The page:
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Tension behind the gates
Orange County Register ^ | 11/6/2009 | TERYL ZARNOW

Posted on 11/06/2009 6:20:32 PM PST by Saije

In a bad economy, we expect poor people will get poorer.

But this recession has taught us that one mishap can snip anyone's strings and collapse middle-class financial security like a marionette. We didn't expect that.

Consider planned communities. They're appealing as places where everyone is supposed to keep up: No front lawns going to seed; no cars rusting on top of them.

However, the poor economy has meant that some of the neighbors can't keep up – and this hits homeowners associations in a unique way. Neighbors are financially yoked together, and problems for one can mean problems for all the rest.

As people conduct triage on their bills, homeowners association (HOA) assessments, or fees, go to the bottom of the pile.

The problem is: What some homeowners don't pay, others may have to.

"Imagine if you bought a car to share with 300 families," says attorney Gary Poliakoff, co-author of "New Neighborhoods: The Consumer's Guide to Condominium, Co-op and HOA Living."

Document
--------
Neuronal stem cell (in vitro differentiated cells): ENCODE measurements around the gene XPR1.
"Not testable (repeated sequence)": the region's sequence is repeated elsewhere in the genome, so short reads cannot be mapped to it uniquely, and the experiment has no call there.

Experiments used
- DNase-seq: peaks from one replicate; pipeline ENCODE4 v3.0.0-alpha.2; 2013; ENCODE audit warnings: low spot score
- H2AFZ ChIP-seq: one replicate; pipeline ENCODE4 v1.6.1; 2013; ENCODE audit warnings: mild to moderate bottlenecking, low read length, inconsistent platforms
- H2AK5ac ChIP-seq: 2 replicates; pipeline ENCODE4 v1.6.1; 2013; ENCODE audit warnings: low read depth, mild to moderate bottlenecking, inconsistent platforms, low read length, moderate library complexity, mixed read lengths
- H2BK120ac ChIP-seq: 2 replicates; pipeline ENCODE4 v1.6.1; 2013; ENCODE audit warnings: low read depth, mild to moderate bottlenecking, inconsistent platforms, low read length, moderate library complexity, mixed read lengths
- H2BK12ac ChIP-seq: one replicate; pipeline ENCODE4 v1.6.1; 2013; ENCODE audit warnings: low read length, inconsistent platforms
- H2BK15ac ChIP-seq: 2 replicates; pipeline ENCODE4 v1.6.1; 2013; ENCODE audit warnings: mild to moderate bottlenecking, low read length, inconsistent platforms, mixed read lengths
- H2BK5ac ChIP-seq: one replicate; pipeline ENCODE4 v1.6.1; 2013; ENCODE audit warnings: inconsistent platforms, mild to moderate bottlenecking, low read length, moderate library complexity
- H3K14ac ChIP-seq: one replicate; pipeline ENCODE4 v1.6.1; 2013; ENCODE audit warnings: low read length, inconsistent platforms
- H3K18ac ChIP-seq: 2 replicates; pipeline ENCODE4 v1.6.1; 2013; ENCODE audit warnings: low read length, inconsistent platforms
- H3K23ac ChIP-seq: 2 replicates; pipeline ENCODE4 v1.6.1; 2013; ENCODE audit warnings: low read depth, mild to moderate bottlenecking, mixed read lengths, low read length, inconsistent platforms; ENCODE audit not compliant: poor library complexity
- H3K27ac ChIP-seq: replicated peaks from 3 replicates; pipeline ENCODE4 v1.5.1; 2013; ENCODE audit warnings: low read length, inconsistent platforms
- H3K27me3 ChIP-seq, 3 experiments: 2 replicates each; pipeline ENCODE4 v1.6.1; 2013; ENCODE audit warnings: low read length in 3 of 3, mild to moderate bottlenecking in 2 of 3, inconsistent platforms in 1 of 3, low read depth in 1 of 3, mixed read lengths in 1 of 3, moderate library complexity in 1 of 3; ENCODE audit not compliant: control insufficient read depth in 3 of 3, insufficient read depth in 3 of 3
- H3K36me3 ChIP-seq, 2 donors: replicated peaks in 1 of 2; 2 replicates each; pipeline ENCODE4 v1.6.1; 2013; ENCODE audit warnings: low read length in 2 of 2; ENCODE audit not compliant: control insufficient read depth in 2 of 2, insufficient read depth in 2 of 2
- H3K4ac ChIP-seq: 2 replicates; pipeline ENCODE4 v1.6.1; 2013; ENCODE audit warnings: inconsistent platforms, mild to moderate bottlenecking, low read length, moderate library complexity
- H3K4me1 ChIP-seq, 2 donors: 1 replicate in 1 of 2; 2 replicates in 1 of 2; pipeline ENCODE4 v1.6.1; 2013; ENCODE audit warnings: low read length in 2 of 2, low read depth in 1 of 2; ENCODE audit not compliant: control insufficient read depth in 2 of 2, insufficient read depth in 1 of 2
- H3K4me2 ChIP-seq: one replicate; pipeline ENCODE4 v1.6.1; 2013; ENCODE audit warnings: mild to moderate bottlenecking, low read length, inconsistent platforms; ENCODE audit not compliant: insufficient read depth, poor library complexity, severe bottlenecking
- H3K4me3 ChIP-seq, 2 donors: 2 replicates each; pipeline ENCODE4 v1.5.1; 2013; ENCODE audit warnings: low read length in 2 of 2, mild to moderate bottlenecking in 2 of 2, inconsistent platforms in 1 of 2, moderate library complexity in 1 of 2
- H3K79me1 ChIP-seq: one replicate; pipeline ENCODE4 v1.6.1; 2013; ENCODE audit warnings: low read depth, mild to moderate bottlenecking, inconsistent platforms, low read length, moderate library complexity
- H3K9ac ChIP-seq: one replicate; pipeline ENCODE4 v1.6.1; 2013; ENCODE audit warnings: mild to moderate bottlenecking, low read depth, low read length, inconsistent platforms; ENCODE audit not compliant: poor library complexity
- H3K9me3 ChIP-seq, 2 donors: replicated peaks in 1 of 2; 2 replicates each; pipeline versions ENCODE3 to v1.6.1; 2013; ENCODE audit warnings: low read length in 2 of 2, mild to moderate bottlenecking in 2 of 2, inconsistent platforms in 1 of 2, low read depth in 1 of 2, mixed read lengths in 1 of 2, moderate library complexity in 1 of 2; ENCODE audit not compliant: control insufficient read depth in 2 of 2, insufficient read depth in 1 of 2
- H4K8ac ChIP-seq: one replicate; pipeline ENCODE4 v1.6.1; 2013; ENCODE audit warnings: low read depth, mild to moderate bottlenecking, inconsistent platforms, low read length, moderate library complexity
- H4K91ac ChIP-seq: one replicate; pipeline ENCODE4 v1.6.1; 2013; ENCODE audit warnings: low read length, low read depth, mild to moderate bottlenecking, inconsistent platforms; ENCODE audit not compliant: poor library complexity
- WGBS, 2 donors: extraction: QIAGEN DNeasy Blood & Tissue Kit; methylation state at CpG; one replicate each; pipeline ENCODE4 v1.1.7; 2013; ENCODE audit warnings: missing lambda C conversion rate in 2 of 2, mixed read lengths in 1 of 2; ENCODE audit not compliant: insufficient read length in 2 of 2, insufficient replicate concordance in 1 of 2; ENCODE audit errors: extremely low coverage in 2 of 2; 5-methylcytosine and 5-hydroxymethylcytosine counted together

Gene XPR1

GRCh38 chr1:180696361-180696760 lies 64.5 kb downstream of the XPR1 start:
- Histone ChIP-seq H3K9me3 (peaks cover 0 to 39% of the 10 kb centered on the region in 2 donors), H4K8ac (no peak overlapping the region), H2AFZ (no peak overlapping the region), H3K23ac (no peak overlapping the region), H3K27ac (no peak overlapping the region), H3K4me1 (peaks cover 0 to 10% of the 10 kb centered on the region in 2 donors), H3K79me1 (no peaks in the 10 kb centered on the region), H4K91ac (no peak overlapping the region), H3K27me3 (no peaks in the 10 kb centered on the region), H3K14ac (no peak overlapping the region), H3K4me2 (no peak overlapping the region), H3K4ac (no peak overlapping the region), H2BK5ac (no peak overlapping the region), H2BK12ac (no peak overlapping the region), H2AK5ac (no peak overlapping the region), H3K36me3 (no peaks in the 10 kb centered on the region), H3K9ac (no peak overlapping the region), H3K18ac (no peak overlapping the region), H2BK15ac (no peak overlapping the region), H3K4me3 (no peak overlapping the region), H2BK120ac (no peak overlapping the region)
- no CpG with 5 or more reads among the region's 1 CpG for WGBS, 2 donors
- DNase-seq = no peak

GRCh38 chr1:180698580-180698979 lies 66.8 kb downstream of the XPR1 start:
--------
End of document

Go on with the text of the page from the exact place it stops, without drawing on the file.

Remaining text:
He says many buyers don't understand the commitment.

"You become obligated to pay not only what is your maintenance payment, but you are also responsible for any shortfalls when other owners don't pay their share."

As a result, neighbors in Orange County are feeling a lot less than neighborly.***

Orange County has 4,510 homeowner associations – nearly two of every three residents live in one, according to California Association of Community Managers numbers.

Karen Conlon, president of the California Association of Community Managers, lives in a Laguna Hills association where assessments jumped 18 percent this year because some of her neighbors can't – or aren't – paying their association fees.

"Whenever people are asked to carry more than their fair share, they will get testy."

(Excerpt) Read more at ...

TOPICS: Business/Economy; Society
KEYWORDS: california; fees; hoa; plannedcommunities
Maybe Congress will pass an HOA bailout plan.
1 posted on 11/06/2009 6:20:32 PM PST by Saije
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To: Saije

Maybe people will buy true private property next time.

2 posted on 11/06/2009 6:24:08 PM PST by Paladin2
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To: Saije

Here in Manhattan, we have coop apartments.

The corporation owns the building, and you only have shares tied to an apartment, and a proprietary lease. If you don’t pay your maintenance, the building will seize your apartment and kick you out.

My building requires 20% down, many other buildings require more. We have practically no defaults.

3 posted on 11/06/2009 6:35:01 PM PST by proxy_user
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